Eight Women Directed a Top 100 Movie in 2017, Study Finds (Exclusive)

Clockwise from top left: Greta Gerwig, Jordan Peele, Dee Rees, Taika Waititi

Six black and five Asian helmers also made it into last year's top 100 club, according to USC's second annual 'Inclusion in the Director's Chair' report.

The good news is that three more women directed a top 100 film in 2017 compared with the year before.

The bad news is that just eight female helmers are represented in the second annual Inclusion in the Director’s Chair study, published Thursday by the University of Southern California. And, following a sadly familiar pattern, none of this year's class of female top performers had directed any of the 1,000 top-grossing films in the decade prior.

“As we said last year, most female directors are ‘one and done’ when it comes to helming popular films, particularly women from underrepresented racial/ethnic groups,” says Dr. Stacy L. Smith, whose Annenberg Inclusion Initiative at USC is behind the study. “Real change means that we see women working across multiple years and that the number of opportunities for female directors expands each year.”

Patty Jenkins' upcoming Wonder Woman sequel and Ava DuVernay's Reese Witherspoon and Chris Pine starrer A Wrinkle in Time suggest future iterations of the study will include a couple of repeat appearances. But progress so far has been slow. The share of female director on the top 100 list rose from 4.2 percent to 7.3 percent from 2016 to 2017, but throughout the decade, the figure has been flat, with women directors accounting for just 4.3 percent the total since 2007.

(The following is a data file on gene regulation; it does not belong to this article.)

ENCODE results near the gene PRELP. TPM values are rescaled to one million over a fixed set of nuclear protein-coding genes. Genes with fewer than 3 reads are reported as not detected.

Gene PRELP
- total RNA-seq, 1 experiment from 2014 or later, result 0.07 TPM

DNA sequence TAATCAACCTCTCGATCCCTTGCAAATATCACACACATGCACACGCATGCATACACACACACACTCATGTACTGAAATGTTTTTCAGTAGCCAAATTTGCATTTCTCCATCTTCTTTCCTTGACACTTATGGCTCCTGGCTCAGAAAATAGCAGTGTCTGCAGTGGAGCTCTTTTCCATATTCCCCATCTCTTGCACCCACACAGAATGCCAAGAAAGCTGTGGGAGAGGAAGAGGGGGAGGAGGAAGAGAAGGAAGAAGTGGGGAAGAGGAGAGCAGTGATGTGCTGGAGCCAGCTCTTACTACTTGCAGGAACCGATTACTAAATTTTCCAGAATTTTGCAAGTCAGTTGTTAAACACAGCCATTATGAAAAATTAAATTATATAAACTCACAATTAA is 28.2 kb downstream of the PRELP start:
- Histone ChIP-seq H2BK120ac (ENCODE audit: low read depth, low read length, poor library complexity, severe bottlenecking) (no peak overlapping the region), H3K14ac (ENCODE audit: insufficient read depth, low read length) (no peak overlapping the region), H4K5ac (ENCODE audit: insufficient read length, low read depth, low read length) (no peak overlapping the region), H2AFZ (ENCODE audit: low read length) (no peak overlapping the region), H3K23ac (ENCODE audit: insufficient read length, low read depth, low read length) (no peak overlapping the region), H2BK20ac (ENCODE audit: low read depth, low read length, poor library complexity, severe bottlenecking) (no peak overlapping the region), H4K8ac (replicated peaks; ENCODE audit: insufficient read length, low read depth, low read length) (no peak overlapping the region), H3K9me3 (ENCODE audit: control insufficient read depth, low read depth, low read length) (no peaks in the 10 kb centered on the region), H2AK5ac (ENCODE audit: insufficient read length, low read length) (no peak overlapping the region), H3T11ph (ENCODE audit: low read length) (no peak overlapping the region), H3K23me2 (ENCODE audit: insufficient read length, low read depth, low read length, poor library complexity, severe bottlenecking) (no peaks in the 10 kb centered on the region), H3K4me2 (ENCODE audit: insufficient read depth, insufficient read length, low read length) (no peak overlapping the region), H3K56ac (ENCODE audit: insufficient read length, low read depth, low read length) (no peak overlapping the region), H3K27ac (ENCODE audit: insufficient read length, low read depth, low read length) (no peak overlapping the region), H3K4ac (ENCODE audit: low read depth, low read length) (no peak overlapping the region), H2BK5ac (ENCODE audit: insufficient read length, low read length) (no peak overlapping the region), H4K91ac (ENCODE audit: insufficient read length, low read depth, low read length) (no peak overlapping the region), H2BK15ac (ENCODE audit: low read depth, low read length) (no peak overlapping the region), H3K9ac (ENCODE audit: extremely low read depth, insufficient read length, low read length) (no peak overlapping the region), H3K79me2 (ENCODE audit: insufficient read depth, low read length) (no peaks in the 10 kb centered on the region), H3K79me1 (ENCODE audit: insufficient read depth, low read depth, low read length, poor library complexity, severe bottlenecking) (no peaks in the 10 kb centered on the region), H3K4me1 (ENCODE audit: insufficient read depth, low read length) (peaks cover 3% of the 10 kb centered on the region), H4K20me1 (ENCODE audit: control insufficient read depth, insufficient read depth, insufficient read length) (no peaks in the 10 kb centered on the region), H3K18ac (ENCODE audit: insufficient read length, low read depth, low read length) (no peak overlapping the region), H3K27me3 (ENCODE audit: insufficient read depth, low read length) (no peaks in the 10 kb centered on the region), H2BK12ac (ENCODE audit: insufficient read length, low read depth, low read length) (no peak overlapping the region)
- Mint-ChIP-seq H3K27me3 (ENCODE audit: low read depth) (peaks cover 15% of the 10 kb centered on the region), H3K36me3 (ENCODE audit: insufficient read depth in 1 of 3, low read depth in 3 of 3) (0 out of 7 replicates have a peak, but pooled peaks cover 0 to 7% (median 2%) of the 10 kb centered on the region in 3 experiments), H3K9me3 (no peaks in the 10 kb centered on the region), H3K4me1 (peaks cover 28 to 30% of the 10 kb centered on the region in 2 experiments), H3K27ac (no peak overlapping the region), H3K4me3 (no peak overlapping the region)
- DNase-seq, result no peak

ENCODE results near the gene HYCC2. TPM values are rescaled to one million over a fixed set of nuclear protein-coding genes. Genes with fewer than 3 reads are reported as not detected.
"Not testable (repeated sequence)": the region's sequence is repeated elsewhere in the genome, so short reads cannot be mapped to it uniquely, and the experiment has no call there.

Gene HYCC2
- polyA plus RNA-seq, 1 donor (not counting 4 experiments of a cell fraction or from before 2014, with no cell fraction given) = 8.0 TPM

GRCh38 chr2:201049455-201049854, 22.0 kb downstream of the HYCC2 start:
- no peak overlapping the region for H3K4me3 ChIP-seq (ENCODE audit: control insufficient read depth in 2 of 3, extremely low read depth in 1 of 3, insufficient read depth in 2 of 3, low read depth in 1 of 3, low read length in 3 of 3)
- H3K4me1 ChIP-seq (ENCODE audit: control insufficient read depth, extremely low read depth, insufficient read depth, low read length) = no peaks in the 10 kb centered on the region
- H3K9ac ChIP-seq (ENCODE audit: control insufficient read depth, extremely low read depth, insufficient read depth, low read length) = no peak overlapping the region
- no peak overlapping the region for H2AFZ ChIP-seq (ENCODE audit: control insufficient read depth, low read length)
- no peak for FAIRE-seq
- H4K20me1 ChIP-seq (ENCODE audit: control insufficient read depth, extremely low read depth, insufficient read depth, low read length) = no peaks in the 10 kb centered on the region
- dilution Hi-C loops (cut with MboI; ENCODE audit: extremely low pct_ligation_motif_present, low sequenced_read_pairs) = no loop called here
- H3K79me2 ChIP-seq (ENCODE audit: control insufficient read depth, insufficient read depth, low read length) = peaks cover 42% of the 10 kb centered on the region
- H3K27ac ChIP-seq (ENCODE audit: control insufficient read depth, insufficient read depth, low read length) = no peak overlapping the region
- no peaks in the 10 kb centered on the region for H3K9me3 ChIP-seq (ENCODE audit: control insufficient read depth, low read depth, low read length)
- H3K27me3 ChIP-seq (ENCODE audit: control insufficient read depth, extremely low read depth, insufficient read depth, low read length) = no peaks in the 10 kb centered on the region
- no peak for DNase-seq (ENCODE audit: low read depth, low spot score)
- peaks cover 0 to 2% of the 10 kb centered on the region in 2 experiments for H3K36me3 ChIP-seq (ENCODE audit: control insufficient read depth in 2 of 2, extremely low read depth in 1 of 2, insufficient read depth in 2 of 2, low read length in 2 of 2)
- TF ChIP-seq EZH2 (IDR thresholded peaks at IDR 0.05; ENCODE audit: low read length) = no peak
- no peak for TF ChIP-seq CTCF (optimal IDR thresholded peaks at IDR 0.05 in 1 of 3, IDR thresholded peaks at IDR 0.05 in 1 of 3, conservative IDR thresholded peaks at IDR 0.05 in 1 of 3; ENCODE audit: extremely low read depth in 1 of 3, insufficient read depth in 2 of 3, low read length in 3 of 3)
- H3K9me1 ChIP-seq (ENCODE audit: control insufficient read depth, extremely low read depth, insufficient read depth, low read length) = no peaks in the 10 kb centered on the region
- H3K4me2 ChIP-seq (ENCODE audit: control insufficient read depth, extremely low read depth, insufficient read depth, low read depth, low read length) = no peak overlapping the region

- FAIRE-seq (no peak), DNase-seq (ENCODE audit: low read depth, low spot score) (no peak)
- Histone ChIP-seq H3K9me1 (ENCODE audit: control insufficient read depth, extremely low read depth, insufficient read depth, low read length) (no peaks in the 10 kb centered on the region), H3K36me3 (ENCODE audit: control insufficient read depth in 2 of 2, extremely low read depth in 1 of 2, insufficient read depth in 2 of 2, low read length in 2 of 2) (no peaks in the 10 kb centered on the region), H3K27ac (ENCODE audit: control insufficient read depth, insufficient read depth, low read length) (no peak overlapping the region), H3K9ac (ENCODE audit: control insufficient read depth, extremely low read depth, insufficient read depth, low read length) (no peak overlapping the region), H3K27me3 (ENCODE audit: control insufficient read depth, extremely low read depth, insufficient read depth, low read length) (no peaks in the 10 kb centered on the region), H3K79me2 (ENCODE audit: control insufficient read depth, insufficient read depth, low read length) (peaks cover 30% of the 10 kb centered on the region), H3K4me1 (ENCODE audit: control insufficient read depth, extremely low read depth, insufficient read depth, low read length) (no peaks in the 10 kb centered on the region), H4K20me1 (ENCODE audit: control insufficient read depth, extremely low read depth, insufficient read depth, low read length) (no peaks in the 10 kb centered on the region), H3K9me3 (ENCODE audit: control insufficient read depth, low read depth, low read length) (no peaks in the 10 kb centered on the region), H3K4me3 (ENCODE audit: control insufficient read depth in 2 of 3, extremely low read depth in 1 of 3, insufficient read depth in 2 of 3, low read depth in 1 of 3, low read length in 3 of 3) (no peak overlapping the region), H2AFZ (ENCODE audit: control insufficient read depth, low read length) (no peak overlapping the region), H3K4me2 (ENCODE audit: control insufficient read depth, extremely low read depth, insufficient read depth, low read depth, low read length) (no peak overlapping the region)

The comprehensive study analyzed the race and gender of directors of the 100 highest-grossing movies at the U.S. box office every year between 2007 and 2017, which made for a sampling of 1,110 films and 1,223 directors (some were helmed by a team). Women were found to have much shorter career longevity than their male counterparts. With the addition of the eight new women to the list, the percentage of female helmers who had just one directing credit in the study’s sample rose from 80 to 83.7 percent, compared to 55.3 percent of men. (Not all eight women on the 2017 list were making their directorial debuts — Jenkins’ breakout Monster was released 14 years ago and Pitch Perfect 3’s Trish Sie made Step Up All In in 2014, which grossed outside the top 100). And, once again, there were no women directors in their 20s, 70s or 80s on the list, although 38 men in those demographics were represented, including three septuagenarians. It’s worth noting that Detroit just missed the top 100 and Mudbound was released by Netflix, so Kathryn Bigelow and Dee Rees are not included in the study. Also, although Thor: Ragnarok's Taika Waititi is of Maori descent, the study did not count him among Asian directors because the U.S. Census Bureau designates Pacific Islanders as a separate category.